Texas Archive of the Moving Image Flashback: 'Target Austin'
Looking for a reason to fall in love with the Internet all over again? If you're a fan of Texas history and culture like I am, you need look no further than the Texas Archive of the Moving Image (TAMI).
Created by an Austin nonprofit organization dedicated to preserving Texas film heritage, the site is an amazing library of home movies, industrial and educational films, documentaries, local TV programs, news stories and commercials, and all manner of Texas-related video ephemera. If you're looking for slickly produced, Hollywood-style takes on Texas, you probably won't find them on the TAMI site. But if you're looking for 1960s Austin National Bank commercials, an early 1970s Texas Education Agency film titled The New American Schoolhouse, a family's home movies of their trips around Austin and Central Texas in the 1950s, or footage of Harry Truman's 1948 visit to El Paso, TAMI is the site for you.
The beauty of the site is that so much of its content was completely ordinary in its day, but is now extraordinary. Many of the films and videos weren't meant to stand the test of time; they were purely utilitarian productions designed for short-term use, to entertain, entice or instruct their audience and then be discarded or relegated to a musty storage closet. But their creators unwittingly captured glimpses of real, everyday life that are now unexpectedly interesting, warmly nostalgic and of great historical value. And thanks to TAMI, these long-lost films and videos are seeing the light of day again. Again, TAMI is another reason to love the Internet.
TAMI relies on contributions from the public for its content and welcomes submissions of any Texas-related films or videos. If the material is suitable for the site, TAMI will digitize it for free. If it is not suitable or you do not want it posted but still want it digitized, TAMI will do so for a fee. In either case, TAMI returns your original media and a digital copy. This is a great way to preserve those ancient home movies that have been gathering dust on your closet shelf, while also helping a very worthwhile organization. The site also includes storage tips to preserve your media for as long as possible.
With its many and varied videos, calling the library eclectic would be an understatement; where else can you find a 1978 tour of the newly completed Dallas City Hall, commercials for Fair Maid Bread and Gas-A-Teria produced in San Antonio in 1950, and footage of a 1950s Amarillo Shriners Parade? As such, the library's random nature can make it difficult to find videos on a particular subject, although the site includes a standard search window. Instead, I recommend browsing in the curated collections such as Pieces of the Past and Home is Where the President Is, or searching on a general term such as a city name. (Searching on Austin produced a list of nearly 400 videos related to our fair city. I have, ahem, repurposed many hours of valuable work time watching these videos.)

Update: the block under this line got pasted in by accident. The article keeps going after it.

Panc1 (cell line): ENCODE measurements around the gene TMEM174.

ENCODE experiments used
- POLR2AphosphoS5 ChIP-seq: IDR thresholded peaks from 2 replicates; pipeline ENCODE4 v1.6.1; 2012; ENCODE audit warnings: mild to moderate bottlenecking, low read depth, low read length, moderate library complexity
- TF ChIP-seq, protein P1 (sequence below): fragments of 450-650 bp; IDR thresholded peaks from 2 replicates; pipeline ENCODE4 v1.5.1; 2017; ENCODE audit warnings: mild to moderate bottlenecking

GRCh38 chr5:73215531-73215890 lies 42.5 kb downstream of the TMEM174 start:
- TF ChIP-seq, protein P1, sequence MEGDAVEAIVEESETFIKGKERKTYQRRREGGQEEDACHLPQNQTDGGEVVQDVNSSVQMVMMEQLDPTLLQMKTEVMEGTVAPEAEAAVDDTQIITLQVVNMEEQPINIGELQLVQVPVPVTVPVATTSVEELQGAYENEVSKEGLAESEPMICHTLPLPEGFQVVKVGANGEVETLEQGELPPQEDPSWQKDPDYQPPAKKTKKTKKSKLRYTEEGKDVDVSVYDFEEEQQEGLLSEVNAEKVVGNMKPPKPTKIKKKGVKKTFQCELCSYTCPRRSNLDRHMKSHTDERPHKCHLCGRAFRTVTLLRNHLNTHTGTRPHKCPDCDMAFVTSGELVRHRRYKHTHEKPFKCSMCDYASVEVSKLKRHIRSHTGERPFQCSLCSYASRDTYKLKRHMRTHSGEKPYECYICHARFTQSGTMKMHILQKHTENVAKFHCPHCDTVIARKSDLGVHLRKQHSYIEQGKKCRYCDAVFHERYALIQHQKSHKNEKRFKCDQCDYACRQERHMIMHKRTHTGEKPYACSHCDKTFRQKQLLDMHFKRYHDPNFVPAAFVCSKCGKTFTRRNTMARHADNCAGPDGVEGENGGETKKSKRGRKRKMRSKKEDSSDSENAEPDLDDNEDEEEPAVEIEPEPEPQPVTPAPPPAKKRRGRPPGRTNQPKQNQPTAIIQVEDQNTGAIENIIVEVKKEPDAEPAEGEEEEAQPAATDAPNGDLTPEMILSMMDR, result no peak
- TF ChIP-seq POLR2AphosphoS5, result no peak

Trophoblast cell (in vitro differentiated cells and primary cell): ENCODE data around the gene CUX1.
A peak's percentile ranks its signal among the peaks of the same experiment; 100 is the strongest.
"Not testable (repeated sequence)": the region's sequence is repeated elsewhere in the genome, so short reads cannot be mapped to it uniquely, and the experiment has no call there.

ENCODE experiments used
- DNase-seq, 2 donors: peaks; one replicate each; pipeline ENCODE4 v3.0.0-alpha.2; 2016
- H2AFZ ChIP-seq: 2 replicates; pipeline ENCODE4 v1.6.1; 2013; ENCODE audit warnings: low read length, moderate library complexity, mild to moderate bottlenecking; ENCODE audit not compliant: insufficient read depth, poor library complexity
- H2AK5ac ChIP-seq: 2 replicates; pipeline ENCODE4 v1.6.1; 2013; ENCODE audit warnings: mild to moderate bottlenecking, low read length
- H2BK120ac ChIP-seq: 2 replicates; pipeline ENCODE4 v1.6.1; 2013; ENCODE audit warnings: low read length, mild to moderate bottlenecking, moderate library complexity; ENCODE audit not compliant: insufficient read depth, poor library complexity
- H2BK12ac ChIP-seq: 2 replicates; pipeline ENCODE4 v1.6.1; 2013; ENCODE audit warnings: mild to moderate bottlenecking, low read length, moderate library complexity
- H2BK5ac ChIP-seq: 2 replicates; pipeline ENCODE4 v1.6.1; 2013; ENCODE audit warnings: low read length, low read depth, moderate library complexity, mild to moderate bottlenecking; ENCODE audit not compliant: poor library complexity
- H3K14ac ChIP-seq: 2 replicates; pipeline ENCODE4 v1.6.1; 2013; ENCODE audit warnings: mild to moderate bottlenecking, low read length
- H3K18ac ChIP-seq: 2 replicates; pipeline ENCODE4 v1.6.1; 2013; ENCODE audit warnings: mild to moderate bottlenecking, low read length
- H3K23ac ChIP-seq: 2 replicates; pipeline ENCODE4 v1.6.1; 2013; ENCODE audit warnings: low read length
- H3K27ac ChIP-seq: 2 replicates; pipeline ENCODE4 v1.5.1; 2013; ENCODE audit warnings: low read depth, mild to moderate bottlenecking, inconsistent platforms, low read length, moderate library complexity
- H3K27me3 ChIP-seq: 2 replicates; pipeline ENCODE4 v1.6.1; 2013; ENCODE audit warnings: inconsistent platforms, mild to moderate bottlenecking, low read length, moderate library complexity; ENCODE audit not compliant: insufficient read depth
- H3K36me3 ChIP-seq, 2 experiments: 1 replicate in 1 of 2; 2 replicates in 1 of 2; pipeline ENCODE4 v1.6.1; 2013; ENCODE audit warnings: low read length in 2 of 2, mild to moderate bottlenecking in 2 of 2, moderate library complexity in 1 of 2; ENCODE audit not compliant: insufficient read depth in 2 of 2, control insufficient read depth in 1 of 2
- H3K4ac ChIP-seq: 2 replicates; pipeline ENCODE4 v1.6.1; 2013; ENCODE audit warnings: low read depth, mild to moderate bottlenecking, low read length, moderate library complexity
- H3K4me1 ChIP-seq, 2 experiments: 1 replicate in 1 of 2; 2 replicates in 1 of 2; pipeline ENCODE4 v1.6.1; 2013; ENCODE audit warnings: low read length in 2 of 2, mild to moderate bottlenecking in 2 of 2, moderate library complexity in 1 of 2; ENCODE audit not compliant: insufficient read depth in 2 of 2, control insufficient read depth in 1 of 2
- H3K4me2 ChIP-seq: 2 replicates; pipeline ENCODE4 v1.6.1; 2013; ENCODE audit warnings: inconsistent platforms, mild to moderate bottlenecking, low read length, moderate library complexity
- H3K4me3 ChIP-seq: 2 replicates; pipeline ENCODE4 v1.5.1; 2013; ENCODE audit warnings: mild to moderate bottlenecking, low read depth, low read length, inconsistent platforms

I also recommend clicking the Random Film link, because half the fun of the site is discovering videos you didn't know you were looking for. For example, who knew that outtakes from TV news person-on-the-street interviews could be so fascinating? If the TAMI site proves anything, it's that the passage of time can make even the most mundane footage very watchable. (My only wish is that more of the videos had sound.)
Another great feature of the TAMI site is the ability to tag videos with information about their content. You can identify people, locations and other items, and also share your knowledge and anecdotes about a place, event, etc. The tags greatly enhance the viewing experience, fleshing out the videos and making them far more meaningful with helpful background information. You also can share the videos via e-mail and social networking sites.
The site is also home to Teach Texas, a great resource for teachers who want to use TAMI library videos in their classrooms. Teach Texas has lesson plans and other activities to help teachers use the TAMI library to bring history to life for today's visually oriented students.
This article is the first in a series that will highlight TAMI videos I found especially interesting. My first pick is Target Austin, a 1960 public information film about the unlikely scenario of a nuclear missile strike near Austin. Produced by Austin's KTBC-TV and narrated by the beloved Cactus Pryor, the film follows several fictional and real-life characters (among them is Matt's El Rancho owner Matt Martinez) as they try to protect themselves from the blast and radiation. The image at the top is a screenshot of the Paramount Theatre taken from the film; you might also catch a glimpse of the long-departed Texas Theater (on a very different looking Drag).
I'm sure Target Austin was frightfully serious stuff in its day, the sort of scaremongering TV broadcast that could worry even laid-back Austinites. Fifty years later, however, its preposterous notions about surviving a nuclear attack and melodramatic production values render it more than a little hilarious. The woeful acting doesn't help, either. A lot of scenery survives the blast, only to be chewed to bits by the actors. But all cheesiness aside, Target Austin is an astounding, must-see glimpse of daily life in Lost Austin. It's also a stellar example of the weird and wonderful treasures to be found on the TAMI site.